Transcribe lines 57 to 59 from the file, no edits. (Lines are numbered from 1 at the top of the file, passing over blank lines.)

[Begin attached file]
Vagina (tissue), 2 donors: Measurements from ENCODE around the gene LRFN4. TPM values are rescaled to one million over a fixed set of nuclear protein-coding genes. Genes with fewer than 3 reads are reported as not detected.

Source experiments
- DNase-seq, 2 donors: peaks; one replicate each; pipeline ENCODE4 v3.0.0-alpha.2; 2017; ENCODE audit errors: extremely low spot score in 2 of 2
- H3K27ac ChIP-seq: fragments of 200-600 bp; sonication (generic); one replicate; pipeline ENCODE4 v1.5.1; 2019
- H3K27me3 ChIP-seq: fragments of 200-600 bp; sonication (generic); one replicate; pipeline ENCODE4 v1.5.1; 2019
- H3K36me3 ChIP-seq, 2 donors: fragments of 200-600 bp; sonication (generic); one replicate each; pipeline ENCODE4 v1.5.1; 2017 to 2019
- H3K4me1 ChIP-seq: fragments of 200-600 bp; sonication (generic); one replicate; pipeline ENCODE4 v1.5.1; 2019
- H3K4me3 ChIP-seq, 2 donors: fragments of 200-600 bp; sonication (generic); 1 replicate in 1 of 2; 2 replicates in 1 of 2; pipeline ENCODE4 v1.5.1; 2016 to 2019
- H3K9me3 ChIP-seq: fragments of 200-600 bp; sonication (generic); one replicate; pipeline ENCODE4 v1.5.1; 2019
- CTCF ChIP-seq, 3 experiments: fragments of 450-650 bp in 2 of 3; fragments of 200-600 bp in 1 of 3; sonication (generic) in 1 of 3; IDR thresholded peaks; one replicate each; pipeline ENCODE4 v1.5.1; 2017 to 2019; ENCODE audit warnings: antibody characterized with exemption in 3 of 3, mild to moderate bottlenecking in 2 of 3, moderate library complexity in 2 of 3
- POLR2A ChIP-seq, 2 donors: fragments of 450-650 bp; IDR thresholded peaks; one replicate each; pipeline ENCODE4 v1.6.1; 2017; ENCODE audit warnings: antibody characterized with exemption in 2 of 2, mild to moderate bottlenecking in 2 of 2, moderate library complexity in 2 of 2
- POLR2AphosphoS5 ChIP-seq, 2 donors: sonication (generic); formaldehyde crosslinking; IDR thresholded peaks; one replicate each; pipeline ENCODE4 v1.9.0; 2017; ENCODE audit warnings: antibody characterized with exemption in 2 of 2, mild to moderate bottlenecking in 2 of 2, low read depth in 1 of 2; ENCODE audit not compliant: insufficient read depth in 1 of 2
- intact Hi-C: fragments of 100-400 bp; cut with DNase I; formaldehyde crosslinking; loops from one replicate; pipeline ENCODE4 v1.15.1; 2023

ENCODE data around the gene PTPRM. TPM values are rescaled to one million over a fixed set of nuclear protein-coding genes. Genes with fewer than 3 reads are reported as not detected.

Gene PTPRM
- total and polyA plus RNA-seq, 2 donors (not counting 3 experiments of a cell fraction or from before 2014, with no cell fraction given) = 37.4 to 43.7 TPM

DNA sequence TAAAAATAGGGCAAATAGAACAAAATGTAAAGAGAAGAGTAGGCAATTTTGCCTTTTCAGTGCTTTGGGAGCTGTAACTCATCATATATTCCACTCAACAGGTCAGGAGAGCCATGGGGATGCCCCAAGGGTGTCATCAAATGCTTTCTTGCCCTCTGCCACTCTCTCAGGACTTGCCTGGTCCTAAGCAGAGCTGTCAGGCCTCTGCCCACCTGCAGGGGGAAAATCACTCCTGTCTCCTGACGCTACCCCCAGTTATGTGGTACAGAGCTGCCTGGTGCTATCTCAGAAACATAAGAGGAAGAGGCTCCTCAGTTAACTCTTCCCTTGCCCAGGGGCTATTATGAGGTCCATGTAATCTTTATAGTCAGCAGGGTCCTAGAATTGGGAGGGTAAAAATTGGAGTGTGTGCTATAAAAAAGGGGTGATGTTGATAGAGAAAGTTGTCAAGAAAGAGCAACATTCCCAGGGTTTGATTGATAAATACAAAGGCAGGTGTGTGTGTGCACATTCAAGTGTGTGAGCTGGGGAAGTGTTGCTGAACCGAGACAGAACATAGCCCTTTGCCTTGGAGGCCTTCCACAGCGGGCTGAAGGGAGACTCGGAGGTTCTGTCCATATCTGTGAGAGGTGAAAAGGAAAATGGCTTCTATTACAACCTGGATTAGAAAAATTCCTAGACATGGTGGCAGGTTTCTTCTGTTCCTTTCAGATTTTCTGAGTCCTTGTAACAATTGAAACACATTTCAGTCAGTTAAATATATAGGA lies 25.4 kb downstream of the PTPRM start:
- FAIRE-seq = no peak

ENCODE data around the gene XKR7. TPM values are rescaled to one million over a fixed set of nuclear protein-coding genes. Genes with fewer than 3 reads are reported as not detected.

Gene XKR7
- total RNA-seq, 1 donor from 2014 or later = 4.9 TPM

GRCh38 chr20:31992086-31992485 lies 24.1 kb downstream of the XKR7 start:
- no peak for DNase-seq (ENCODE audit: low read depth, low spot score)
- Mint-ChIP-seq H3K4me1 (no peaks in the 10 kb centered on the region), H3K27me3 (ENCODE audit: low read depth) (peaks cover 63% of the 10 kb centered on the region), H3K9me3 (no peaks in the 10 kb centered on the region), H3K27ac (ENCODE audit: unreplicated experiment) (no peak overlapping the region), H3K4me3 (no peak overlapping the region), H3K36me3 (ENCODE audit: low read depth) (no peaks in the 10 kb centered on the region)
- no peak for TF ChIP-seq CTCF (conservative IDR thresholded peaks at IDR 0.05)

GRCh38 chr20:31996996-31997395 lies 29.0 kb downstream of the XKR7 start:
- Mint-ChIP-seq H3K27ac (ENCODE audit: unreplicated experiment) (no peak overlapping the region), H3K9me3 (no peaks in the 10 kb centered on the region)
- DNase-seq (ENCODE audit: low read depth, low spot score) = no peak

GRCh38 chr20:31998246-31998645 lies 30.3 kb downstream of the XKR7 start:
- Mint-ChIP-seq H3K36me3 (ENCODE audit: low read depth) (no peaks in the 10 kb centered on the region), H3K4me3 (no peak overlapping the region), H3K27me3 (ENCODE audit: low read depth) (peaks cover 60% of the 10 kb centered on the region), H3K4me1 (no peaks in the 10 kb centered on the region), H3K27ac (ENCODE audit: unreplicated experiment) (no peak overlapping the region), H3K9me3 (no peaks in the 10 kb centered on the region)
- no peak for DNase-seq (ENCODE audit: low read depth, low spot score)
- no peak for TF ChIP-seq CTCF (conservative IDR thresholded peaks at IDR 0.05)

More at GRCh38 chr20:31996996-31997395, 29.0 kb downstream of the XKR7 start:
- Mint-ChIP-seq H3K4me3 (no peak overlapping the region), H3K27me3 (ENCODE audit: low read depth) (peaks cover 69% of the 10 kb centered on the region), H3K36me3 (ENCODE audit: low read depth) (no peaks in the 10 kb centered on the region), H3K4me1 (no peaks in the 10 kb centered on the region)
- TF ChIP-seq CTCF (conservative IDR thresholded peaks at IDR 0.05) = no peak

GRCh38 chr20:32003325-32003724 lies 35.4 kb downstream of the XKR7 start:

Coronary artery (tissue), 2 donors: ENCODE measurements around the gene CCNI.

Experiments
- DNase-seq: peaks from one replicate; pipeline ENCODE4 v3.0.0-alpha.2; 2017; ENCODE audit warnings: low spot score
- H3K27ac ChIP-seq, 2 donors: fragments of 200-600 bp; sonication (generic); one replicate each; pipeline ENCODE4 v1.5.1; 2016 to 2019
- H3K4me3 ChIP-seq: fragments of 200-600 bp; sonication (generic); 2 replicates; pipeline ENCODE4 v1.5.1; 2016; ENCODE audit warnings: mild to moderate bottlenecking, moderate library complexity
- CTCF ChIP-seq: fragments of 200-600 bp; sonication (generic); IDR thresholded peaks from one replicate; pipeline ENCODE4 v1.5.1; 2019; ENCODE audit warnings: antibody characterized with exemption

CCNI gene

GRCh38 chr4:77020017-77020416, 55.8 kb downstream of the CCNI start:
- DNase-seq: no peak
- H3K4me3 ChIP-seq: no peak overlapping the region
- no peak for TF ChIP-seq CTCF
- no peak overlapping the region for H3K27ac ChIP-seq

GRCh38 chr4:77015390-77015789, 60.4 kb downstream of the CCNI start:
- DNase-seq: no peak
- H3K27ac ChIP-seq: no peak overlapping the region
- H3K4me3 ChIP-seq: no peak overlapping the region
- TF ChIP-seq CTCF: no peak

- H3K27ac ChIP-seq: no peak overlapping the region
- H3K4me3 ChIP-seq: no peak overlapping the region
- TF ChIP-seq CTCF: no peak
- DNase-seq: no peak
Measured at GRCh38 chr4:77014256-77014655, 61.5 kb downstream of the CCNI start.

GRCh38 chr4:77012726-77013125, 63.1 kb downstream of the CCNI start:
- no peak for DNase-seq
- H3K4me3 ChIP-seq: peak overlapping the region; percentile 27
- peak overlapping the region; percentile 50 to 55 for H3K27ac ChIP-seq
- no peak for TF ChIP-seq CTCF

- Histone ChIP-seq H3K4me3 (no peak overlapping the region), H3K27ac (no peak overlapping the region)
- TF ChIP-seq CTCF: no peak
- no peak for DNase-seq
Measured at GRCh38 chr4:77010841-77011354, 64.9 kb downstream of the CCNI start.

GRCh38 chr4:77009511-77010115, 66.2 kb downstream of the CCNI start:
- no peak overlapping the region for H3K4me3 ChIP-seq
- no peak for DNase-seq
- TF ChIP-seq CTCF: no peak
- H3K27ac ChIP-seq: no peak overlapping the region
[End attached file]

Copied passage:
- DNase-seq: no peak
Measured at GRCh38 chr4:77014256-77014655, 61.5 kb downstream of the CCNI start.

GRCh38 chr4:77012726-77013125, 63.1 kb downstream of the CCNI start: